US8323352B2 - Method for treatment and prevention of parastomal hernias - Google Patents

Method for treatment and prevention of parastomal hernias Download PDF

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US8323352B2
US8323352B2 US12/621,786 US62178609A US8323352B2 US 8323352 B2 US8323352 B2 US 8323352B2 US 62178609 A US62178609 A US 62178609A US 8323352 B2 US8323352 B2 US 8323352B2
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rectus
graft material
sheath
space
method
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Evan Friedman
Elizabeth CERULLO
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LifeCell Corp
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LifeCell Corp
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    • AHUMAN NECESSITIES
    • A61MEDICAL OR VETERINARY SCIENCE; HYGIENE
    • A61FFILTERS IMPLANTABLE INTO BLOOD VESSELS; PROSTHESES; DEVICES PROVIDING PATENCY TO, OR PREVENTING COLLAPSING OF, TUBULAR STRUCTURES OF THE BODY, e.g. STENTS; ORTHOPAEDIC, NURSING OR CONTRACEPTIVE DEVICES; FOMENTATION; TREATMENT OR PROTECTION OF EYES OR EARS; BANDAGES, DRESSINGS OR ABSORBENT PADS; FIRST-AID KITS
    • A61F2/00Filters implantable into blood vessels; Prostheses, i.e. artificial substitutes or replacements for parts of the body; Appliances for connecting them with the body; Devices providing patency to, or preventing collapsing of, tubular structures of the body, e.g. stents
    • A61F2/0063Implantable repair or support meshes, e.g. hernia meshes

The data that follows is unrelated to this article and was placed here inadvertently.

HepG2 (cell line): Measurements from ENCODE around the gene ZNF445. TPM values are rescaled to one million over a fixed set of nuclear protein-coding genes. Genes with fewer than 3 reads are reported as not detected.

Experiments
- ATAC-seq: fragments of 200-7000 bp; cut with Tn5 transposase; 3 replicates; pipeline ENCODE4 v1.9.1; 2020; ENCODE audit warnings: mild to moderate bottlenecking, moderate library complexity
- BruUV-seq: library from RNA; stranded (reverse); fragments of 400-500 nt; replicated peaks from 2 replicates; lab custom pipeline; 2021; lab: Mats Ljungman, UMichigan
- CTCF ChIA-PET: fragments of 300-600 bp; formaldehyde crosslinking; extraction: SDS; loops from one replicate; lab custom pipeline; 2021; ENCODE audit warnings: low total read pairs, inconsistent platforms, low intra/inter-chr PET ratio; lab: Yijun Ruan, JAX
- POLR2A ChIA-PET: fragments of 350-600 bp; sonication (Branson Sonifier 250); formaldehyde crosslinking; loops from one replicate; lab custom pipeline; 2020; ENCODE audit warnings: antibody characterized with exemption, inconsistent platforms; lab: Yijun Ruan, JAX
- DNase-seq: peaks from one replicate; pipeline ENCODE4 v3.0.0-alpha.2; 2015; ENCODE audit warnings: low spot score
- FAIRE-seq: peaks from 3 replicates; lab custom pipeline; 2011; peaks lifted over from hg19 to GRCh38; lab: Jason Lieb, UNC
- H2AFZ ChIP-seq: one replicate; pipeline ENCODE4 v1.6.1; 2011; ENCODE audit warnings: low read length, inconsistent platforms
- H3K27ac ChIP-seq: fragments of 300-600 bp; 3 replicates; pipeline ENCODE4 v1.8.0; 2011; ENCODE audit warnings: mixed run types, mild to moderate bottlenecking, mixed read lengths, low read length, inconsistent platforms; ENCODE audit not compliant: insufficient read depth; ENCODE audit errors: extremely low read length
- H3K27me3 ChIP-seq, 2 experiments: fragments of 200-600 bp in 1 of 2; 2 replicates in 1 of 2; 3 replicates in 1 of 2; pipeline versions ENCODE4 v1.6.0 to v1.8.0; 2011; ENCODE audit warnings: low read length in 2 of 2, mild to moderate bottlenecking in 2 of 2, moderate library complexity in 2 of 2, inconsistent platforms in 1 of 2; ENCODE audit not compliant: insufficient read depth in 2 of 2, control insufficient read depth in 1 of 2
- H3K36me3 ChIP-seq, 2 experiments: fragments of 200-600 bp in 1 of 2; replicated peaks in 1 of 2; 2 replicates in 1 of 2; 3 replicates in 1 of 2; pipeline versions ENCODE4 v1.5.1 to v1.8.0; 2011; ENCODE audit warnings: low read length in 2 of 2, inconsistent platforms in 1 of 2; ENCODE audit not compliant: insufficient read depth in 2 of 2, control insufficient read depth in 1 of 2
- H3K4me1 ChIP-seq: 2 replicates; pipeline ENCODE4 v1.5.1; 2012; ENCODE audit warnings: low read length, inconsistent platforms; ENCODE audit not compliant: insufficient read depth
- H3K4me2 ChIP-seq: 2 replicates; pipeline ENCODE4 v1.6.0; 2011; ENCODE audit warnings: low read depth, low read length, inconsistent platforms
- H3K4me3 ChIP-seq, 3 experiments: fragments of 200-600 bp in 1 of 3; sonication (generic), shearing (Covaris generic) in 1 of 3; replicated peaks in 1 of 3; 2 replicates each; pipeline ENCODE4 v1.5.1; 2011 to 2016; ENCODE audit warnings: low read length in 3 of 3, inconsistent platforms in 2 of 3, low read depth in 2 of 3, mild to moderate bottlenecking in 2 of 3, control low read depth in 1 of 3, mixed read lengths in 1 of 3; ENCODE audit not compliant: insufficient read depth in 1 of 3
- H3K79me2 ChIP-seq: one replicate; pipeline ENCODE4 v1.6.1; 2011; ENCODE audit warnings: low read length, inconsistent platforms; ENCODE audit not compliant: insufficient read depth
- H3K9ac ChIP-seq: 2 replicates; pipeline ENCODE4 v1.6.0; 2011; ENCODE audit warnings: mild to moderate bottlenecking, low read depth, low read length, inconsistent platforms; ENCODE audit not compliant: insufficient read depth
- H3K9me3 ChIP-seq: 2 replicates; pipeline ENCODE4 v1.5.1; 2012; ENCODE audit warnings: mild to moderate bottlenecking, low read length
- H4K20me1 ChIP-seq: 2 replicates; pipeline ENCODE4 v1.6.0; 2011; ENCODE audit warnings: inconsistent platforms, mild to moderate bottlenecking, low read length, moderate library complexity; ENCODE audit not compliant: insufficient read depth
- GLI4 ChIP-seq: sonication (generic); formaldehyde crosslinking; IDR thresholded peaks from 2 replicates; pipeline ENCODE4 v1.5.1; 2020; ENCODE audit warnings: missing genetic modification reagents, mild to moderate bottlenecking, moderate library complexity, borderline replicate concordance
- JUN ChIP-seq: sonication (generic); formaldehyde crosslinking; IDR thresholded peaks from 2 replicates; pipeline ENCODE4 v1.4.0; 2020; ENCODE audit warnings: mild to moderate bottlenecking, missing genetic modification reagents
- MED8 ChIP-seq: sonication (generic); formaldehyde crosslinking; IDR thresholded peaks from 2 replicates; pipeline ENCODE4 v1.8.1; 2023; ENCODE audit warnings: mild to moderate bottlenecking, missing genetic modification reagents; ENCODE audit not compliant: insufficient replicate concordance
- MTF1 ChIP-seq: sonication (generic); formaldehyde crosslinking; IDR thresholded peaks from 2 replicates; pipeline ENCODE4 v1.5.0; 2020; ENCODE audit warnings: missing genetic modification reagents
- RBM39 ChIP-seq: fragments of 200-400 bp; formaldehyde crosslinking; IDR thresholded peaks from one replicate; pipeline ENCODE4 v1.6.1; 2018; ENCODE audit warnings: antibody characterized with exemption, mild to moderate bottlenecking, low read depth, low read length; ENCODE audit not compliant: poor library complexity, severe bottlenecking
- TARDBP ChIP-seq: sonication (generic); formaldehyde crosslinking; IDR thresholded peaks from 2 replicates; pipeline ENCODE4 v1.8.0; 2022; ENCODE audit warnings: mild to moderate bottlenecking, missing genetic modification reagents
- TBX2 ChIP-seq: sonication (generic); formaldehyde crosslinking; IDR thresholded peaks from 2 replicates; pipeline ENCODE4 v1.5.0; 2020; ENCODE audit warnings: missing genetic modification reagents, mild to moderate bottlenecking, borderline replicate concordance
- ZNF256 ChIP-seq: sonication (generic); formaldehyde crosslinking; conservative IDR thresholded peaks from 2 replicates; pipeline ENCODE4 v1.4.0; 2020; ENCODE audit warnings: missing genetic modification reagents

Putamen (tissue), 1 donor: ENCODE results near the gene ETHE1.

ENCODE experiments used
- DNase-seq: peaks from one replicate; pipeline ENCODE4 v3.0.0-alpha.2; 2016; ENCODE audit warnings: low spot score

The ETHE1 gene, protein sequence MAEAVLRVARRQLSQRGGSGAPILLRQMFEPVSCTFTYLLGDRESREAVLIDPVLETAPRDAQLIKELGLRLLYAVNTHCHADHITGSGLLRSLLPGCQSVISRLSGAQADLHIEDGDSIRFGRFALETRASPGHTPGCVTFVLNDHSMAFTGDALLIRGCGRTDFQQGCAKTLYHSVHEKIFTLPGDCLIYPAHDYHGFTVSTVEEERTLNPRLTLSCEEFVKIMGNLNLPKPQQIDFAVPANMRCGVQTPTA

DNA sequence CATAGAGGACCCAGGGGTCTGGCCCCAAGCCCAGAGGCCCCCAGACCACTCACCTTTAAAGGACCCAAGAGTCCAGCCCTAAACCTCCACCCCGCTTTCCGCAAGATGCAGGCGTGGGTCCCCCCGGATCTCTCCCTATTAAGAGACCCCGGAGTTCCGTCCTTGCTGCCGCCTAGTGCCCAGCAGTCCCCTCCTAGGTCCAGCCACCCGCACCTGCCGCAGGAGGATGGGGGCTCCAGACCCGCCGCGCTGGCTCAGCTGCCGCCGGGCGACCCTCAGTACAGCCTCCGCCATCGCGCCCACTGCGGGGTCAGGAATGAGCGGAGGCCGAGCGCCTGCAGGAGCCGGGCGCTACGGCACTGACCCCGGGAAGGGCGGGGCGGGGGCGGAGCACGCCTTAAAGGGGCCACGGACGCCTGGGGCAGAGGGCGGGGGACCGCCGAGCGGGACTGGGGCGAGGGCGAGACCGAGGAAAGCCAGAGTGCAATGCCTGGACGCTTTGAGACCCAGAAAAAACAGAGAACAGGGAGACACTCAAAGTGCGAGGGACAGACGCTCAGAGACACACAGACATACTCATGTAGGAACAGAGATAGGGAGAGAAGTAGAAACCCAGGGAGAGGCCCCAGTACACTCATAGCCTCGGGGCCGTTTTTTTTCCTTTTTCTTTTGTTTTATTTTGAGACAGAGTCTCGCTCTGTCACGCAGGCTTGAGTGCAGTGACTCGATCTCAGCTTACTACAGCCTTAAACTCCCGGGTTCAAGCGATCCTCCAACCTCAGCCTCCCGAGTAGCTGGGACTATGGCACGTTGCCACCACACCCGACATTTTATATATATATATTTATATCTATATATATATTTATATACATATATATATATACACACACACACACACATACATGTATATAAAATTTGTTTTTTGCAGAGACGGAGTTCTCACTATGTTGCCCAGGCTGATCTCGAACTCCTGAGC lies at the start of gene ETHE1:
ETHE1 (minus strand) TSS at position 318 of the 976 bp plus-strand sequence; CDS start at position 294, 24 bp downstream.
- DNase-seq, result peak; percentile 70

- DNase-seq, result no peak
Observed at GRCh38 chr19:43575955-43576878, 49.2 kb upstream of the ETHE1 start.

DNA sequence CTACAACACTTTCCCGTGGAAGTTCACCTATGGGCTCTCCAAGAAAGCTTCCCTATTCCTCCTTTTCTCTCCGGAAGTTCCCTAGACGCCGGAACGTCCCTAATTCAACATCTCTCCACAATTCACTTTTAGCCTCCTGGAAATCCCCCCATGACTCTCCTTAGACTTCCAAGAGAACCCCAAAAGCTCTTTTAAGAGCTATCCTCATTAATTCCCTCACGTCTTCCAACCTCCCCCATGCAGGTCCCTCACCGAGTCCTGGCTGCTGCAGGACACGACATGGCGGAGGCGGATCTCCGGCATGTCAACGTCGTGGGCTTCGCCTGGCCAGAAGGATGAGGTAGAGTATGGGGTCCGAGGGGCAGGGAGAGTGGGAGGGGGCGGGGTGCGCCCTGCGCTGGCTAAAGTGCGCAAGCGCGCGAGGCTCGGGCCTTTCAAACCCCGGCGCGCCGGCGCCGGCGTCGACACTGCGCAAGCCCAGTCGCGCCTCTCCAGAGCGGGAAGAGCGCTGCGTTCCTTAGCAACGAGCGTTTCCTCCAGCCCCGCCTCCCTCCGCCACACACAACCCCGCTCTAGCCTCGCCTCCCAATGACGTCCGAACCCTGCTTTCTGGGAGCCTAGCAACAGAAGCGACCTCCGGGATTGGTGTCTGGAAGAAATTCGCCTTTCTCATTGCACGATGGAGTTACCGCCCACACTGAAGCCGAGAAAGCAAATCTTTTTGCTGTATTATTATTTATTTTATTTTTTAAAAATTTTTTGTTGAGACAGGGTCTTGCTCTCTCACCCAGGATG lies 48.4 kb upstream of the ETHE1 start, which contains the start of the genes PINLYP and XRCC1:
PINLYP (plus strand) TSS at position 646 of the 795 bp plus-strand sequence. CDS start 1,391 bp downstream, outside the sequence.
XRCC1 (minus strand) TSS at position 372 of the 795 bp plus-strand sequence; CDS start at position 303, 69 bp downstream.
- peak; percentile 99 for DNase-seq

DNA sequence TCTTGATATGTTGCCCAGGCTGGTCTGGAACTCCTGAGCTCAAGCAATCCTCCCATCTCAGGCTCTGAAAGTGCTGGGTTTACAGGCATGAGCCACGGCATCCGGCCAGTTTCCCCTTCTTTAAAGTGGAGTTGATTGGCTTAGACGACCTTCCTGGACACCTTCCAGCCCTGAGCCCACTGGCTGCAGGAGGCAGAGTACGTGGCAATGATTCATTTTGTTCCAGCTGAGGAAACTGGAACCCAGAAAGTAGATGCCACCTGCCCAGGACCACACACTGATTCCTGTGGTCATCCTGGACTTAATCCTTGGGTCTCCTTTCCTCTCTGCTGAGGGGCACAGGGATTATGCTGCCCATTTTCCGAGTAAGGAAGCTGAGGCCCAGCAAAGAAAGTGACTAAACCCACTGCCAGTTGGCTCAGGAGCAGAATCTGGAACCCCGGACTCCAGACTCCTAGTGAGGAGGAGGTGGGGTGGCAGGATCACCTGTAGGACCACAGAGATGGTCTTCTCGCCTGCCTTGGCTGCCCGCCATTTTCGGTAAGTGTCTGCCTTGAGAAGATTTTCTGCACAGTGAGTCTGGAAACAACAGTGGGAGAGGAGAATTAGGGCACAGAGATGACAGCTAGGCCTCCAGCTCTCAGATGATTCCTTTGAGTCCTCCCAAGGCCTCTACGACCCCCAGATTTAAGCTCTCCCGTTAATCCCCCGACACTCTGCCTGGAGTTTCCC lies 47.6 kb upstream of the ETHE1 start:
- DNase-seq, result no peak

• AHUMAN NECESSITIES
    • A61MEDICAL OR VETERINARY SCIENCE; HYGIENE
    • A61KPREPARATIONS FOR MEDICAL, DENTAL, OR TOILET PURPOSES
    • A61K35/00Medicinal preparations containing materials or reaction products thereof with undetermined constitution
    • A61K35/12Materials from mammals; Compositions comprising non-specified tissues or cells; Compositions comprising non-embryonic stem cells; Genetically modified cells
    • A61K35/36Skin; Hair; Nails; Sebaceous glands; Cerumen; Epidermis; Epithelial cells; Keratinocytes; Langerhans cells; Ectodermal cells
    • AHUMAN NECESSITIES
    • A61MEDICAL OR VETERINARY SCIENCE; HYGIENE
    • A61LMETHODS OR APPARATUS FOR STERILISING MATERIALS OR OBJECTS IN GENERAL; DISINFECTION, STERILISATION, OR DEODORISATION OF AIR; CHEMICAL ASPECTS OF BANDAGES, DRESSINGS, ABSORBENT PADS, OR SURGICAL ARTICLES; MATERIALS FOR BANDAGES, DRESSINGS, ABSORBENT PADS, OR SURGICAL ARTICLES
    • A61L27/00Materials for grafts or prostheses or for coating grafts or prostheses
    • A61L27/36Materials for grafts or prostheses or for coating grafts or prostheses containing ingredients of undetermined constitution or reaction products thereof, e.g. transplant tissue, natural bone, extracellular matrix